Culture plays a vital role in resolving grief in African communities. Africans are rooted in their cultural beliefs, and tradition permeates almost every aspect of societal rituals, including death and burials (King 2013). Death rituals have played an important role in helping individuals cope with death and celebrate the death of a loved one (Obare 2019). The overall purpose of death rituals is to support those who remain and offer acceptance and a celebration of life for those who have lost a loved one.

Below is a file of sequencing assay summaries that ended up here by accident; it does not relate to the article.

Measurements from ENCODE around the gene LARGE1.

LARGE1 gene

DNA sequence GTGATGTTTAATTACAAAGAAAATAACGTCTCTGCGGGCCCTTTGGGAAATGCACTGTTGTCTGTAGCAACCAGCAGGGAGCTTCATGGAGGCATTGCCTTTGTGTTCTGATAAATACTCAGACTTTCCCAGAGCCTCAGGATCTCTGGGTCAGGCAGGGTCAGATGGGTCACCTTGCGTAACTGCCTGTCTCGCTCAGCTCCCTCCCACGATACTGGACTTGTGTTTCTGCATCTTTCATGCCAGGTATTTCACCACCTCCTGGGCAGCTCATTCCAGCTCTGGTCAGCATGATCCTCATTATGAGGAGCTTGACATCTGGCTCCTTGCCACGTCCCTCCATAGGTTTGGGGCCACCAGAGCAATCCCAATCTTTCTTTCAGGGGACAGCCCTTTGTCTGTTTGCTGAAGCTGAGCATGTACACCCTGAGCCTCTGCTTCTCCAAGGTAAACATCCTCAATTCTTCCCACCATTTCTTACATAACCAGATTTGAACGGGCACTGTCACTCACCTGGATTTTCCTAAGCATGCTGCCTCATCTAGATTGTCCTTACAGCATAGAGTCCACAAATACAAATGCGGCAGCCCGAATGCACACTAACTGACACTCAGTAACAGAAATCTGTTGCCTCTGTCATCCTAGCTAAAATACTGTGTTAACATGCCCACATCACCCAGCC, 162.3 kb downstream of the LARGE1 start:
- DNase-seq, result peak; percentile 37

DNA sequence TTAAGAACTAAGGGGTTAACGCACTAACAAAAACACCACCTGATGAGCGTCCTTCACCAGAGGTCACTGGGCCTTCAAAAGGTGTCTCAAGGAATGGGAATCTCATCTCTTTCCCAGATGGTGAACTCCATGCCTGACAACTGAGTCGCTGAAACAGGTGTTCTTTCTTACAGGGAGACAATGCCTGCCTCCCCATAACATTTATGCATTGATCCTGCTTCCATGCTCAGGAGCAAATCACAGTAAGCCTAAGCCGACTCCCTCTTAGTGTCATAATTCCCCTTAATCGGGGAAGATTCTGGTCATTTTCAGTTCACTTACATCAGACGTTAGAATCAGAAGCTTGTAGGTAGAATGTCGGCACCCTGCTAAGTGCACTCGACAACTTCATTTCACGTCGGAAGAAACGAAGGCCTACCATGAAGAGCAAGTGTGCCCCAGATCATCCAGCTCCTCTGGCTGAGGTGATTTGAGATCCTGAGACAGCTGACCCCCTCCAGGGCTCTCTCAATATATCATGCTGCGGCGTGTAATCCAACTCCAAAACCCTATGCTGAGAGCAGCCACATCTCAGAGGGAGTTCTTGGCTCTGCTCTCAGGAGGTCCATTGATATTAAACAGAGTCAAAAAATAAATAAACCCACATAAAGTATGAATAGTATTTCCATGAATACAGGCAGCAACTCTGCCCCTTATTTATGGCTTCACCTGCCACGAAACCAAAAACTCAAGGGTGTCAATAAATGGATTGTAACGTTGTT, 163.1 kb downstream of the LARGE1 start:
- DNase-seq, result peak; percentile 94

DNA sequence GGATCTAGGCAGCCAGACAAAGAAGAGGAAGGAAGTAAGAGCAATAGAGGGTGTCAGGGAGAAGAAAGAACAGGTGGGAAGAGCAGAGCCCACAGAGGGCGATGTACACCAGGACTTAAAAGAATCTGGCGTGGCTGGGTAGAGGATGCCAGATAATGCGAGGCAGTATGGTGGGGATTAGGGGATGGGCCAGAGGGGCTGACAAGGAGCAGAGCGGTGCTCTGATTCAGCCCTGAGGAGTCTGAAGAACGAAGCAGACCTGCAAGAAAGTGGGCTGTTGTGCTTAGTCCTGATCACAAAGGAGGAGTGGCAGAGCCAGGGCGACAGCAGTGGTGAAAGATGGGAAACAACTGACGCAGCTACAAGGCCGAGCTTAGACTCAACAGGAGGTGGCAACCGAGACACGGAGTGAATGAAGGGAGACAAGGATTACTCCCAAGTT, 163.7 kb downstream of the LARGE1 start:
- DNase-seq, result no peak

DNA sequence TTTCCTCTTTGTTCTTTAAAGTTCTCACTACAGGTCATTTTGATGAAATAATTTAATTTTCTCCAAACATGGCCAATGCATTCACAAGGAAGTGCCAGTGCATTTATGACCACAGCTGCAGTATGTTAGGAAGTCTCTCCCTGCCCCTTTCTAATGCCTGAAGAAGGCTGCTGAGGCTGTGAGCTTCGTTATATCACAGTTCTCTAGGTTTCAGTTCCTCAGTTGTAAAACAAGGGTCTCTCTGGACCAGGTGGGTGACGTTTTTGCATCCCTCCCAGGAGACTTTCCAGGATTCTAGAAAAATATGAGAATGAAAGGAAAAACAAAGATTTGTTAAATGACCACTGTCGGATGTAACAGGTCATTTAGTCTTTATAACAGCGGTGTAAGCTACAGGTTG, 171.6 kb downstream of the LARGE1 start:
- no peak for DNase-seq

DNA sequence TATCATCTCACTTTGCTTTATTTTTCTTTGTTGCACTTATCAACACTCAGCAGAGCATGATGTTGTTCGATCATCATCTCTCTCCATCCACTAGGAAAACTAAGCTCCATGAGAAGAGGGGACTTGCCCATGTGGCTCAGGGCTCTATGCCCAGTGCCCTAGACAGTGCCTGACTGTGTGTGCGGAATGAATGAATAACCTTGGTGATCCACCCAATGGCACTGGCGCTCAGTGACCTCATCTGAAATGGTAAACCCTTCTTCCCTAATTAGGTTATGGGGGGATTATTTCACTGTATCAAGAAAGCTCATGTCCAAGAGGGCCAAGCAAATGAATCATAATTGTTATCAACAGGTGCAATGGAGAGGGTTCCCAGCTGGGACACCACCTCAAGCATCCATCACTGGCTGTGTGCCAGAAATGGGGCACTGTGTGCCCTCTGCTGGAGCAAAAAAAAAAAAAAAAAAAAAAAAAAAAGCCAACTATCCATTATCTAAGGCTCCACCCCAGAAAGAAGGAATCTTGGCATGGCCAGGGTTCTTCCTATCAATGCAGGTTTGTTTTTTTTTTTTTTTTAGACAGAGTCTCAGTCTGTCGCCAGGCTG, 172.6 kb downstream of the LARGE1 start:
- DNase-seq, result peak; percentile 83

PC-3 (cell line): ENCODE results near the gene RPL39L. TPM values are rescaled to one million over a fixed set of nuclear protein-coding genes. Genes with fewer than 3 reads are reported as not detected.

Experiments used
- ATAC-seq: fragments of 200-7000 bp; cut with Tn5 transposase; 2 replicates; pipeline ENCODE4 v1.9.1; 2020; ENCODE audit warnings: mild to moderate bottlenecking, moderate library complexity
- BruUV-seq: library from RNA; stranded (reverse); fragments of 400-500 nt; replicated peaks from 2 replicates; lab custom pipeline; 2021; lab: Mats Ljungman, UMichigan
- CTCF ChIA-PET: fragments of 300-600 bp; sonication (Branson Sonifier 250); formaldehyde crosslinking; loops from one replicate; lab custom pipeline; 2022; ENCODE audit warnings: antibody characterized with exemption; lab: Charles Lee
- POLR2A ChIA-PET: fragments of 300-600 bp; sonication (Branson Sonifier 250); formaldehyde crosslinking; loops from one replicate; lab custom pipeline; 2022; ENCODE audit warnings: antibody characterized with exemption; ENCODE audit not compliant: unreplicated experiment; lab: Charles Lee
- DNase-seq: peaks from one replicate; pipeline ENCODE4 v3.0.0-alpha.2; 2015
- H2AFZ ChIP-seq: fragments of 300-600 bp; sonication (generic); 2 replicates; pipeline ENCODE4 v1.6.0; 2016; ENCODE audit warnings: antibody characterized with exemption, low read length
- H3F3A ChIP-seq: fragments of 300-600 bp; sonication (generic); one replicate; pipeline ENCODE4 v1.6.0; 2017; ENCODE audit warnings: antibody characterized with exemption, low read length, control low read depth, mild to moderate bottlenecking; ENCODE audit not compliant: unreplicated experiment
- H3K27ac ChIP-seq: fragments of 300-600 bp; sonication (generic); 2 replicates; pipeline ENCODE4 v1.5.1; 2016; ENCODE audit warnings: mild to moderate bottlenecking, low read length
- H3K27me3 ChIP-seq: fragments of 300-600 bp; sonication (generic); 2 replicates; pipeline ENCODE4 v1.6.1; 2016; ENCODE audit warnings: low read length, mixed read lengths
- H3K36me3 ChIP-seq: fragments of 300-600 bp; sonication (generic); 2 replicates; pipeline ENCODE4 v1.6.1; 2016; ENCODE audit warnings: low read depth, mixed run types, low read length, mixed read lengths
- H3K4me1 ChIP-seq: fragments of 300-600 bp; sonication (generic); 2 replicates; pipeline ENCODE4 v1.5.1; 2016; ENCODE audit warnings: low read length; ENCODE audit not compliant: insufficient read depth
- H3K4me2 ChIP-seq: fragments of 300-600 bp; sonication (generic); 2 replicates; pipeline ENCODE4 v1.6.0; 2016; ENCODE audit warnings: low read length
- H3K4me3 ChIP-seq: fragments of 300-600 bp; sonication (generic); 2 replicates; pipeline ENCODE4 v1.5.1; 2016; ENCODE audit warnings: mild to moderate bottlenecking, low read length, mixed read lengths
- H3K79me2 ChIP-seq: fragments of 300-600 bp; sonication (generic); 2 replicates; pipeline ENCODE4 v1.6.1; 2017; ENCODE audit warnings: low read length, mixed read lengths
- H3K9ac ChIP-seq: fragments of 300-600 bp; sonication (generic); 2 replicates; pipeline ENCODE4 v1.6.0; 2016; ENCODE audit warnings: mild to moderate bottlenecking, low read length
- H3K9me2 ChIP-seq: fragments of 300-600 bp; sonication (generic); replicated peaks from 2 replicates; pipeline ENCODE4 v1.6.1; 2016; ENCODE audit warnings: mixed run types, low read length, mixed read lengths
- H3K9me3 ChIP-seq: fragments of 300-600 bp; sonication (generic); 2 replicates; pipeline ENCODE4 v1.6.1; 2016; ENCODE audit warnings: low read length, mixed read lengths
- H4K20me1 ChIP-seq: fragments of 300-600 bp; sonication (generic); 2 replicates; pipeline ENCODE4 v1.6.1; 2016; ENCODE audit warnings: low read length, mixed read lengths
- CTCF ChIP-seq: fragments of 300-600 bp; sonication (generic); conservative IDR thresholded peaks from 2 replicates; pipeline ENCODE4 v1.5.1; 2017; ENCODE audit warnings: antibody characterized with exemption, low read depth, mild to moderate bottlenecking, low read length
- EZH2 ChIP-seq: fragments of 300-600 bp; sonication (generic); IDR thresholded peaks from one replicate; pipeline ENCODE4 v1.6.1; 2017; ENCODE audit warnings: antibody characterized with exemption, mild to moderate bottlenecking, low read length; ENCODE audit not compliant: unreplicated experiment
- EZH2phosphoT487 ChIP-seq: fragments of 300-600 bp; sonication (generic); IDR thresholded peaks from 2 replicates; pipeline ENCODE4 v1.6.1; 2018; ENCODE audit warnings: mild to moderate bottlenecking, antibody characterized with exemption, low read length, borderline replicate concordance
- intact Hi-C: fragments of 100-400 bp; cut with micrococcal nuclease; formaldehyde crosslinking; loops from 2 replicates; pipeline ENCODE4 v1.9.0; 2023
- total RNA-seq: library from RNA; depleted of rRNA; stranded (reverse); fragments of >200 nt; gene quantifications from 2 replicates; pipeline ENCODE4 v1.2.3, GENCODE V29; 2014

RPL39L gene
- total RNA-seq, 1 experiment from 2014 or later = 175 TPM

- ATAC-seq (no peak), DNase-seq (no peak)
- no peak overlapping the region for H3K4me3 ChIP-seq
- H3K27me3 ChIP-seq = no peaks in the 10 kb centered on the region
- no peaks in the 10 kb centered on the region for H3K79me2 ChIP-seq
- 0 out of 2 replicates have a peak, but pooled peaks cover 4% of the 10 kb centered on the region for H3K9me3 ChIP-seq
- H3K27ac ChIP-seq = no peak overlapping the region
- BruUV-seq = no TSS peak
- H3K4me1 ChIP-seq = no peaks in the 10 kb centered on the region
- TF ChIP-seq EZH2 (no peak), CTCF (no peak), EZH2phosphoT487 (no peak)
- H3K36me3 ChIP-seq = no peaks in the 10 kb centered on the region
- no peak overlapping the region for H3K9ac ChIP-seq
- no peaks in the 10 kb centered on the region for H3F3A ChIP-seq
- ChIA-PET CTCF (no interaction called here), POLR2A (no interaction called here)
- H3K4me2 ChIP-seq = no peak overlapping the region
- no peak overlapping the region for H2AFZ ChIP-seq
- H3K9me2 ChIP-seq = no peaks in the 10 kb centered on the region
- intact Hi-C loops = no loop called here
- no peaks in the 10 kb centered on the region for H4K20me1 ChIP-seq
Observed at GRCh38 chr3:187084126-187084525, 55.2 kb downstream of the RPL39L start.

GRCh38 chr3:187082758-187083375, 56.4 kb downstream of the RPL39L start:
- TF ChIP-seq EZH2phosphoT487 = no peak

As many Africans believe that death, including the death of a foetus (by any means), may result in misfortune if the deceased did not receive a dignified send-off, African cultures enforce the practice of formal death ceremonies. These ceremonies typically involve guests, the slaughtering of an animal, food and prayer in celebrating the life and death of the deceased (Lagat 2018). How death is viewed and celebrated will vary amongst religions and cultures. Death rituals are believed to let the deceased rest in peace and allow the healing of those who are close to the deceased. The Bukusu people of Kenya practice a ritual of naming family members after the deceased, believing that the dead live amongst them and will bless them (Obare 2019). These practices are meaningful and assist the bereaved in healing emotionally. Hoy (2013), in his findings from investigating funeral practices, established five common components of death rituals amongst different cultures, namely: (1) significant symbols, (2) gathered community, (3) ritual action, (4) connection to heritage and (5) transition of the corpse. The significant symbols are used to honour the deceased, the gathered community provides support to the bereaved, the ritual action encourages mourners to be active, connection to heritage symbolises the value of cultural practices and customs and the corpse's presence is normally used in a ritualistic manner (Hoy 2013). A common generalisation is that the execution of these rituals is essential in maintaining harmony and balance between the physical and the spiritual world (Baloyi & Makobe-Rabothata 2014).